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Nexus 6P review: This is the way Android phones should be

Florence Ion | Oct. 23, 2015
Look out Samsung and LG. The best premium Android phone on the market is Google's own.

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Credit: Adam Patrick Murray

I am in love with a Nexus phone.

This is not an exaggeration. I wasn’t crazy about the Nexus 6P when I first laid hands on it, but now I’m totally and completely enamored.

I didn’t think it was possible for Google to make a Nexus phone that could excite me. Frankly, I’ve never been that interested in Nexus devices because they were always missing some particularly important feature that Samsung, HTC, or LG did better—or they weren’t compatible with Verizon’s network.

Android has undergone serious evolution in the last year. It’s no longer quite the open-source minefield it used to be. Google’s worked hard to ensure there’s a somewhat consistent experience across devices, and those who don’t abide have started to feel the wrath of the community. We’re seeing drastic changes on the horizon, including the fact that Google now has its very own, bona-fide flagship device that can compete with the hottest phones from other manufacturers.

The best-looking Nexus ever

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If it’s a premium Nexus devices you’re looking for, this is it.  Credit: Adam Patrick Murray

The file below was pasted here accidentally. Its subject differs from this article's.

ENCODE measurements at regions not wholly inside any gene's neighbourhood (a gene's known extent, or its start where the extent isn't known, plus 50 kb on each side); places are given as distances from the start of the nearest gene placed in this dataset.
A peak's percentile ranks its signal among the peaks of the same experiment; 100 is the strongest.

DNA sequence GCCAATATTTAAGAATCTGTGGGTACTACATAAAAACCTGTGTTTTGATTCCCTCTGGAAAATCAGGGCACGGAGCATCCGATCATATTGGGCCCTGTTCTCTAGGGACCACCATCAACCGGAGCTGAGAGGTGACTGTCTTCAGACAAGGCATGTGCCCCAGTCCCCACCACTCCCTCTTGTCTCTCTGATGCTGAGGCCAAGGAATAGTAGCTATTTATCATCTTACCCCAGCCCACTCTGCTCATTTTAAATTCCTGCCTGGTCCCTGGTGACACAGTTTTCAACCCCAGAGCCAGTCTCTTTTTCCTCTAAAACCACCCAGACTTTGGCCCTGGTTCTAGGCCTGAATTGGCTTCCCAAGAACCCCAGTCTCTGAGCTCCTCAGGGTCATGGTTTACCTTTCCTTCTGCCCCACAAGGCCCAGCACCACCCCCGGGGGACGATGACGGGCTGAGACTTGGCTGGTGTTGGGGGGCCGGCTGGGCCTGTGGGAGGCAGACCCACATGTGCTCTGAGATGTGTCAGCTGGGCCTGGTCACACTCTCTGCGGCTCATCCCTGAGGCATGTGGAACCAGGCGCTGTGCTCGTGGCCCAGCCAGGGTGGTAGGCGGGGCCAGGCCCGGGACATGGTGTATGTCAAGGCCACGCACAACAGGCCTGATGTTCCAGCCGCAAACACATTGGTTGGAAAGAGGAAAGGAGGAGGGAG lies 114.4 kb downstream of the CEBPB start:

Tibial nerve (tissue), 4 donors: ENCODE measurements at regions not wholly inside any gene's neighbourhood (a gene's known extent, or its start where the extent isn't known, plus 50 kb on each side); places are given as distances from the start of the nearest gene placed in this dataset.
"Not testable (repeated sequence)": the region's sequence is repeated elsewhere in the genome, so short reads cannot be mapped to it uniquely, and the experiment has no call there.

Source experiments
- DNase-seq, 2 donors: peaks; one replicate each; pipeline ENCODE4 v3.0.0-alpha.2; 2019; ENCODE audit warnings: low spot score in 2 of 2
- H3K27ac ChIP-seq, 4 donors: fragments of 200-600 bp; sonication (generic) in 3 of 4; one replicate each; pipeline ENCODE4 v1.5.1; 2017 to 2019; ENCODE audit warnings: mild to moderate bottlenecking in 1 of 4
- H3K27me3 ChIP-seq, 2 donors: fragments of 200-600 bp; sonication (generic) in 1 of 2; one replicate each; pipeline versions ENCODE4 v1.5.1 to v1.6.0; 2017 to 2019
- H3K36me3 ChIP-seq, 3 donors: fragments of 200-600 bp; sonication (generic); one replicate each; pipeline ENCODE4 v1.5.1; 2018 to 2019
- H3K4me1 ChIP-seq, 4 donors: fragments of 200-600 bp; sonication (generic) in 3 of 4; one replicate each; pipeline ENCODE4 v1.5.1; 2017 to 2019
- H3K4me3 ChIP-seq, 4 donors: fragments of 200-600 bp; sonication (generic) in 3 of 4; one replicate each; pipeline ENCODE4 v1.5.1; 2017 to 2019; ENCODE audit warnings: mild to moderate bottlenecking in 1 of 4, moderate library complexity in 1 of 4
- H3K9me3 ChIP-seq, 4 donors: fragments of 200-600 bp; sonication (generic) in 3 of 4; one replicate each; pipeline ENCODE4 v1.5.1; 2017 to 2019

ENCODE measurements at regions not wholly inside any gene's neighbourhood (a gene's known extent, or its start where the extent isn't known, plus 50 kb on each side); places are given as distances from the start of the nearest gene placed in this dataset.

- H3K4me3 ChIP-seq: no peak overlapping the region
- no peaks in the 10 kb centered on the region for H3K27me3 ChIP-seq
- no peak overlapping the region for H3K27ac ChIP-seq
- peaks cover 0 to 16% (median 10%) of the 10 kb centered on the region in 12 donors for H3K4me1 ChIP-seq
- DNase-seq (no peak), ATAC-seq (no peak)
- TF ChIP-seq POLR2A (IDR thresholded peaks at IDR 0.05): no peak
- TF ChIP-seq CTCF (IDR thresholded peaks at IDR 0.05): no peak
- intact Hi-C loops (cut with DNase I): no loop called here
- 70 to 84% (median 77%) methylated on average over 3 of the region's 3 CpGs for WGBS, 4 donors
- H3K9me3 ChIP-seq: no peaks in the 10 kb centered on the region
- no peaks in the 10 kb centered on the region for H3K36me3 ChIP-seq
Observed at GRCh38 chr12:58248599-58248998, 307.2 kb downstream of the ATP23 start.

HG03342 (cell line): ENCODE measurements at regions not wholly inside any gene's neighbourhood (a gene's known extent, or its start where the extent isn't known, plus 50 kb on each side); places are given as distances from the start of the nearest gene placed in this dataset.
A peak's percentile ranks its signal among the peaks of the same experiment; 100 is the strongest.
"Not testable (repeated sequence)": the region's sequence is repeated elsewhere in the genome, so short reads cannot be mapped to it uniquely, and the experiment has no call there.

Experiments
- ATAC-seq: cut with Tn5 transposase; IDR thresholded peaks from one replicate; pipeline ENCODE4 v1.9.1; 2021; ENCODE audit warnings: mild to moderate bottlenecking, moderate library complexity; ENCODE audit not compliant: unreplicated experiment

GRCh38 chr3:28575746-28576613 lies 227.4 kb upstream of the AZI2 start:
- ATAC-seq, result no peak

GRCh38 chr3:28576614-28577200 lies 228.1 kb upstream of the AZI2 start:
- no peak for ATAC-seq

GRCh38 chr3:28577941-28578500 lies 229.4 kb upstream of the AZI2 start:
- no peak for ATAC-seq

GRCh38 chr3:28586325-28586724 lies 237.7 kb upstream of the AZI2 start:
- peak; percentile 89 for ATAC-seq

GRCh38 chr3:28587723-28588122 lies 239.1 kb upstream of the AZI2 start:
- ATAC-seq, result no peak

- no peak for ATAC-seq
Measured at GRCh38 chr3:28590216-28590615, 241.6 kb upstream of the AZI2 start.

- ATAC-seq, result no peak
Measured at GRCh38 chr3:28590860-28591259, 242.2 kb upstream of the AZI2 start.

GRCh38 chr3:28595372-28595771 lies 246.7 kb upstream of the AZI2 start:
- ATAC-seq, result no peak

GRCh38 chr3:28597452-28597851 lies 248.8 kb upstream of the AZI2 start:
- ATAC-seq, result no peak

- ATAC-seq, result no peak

The “P” in Nexus 6P stands for “premium,” which perfectly sums up the Huawei-made Nexus 6P. Its aluminum frame looks fancy, but not flashy, like a well-groomed George Clooney in a sportcoat. I also like that it’s something you can wield as a woman and still feel stylish. I maintain that Samsung’s Galaxy S6 Edge is a more attractive phone overall, but I’m pleased the bar has been raised. Cheap, plastic phones are no longer allowed, especially if you’re charging $500 for it.

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The Nexus 6P isn’t too big, despite its 5.7-inch screen size.  Credit: Adam Patrick Murray

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It’s pretty thin, too, though at the expense of no wireless charging. Google said it left out that feature to keep the phone slim. Credit: Adam Patrick Murray

There are lots of little things to love about the Nexus 6P. There are small, thin plastic antenna strips in either corner of the device, and a tiny LED notification light in the upper left-hand corner. There are stereo speakers that are loud and well amplified, and music sounds so good piped through them. There’s also a Nano SIM slot on the left-hand side of the chassis, and a volume rocker and power button on the right that’s placed low enough so you don't have to stretch to press them.

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The fingerprint reader on the Nexus 6P uses Nexus Imprint, which is Marshmallow’s fingerprint API. Credit: Adam Patrick Murray

 

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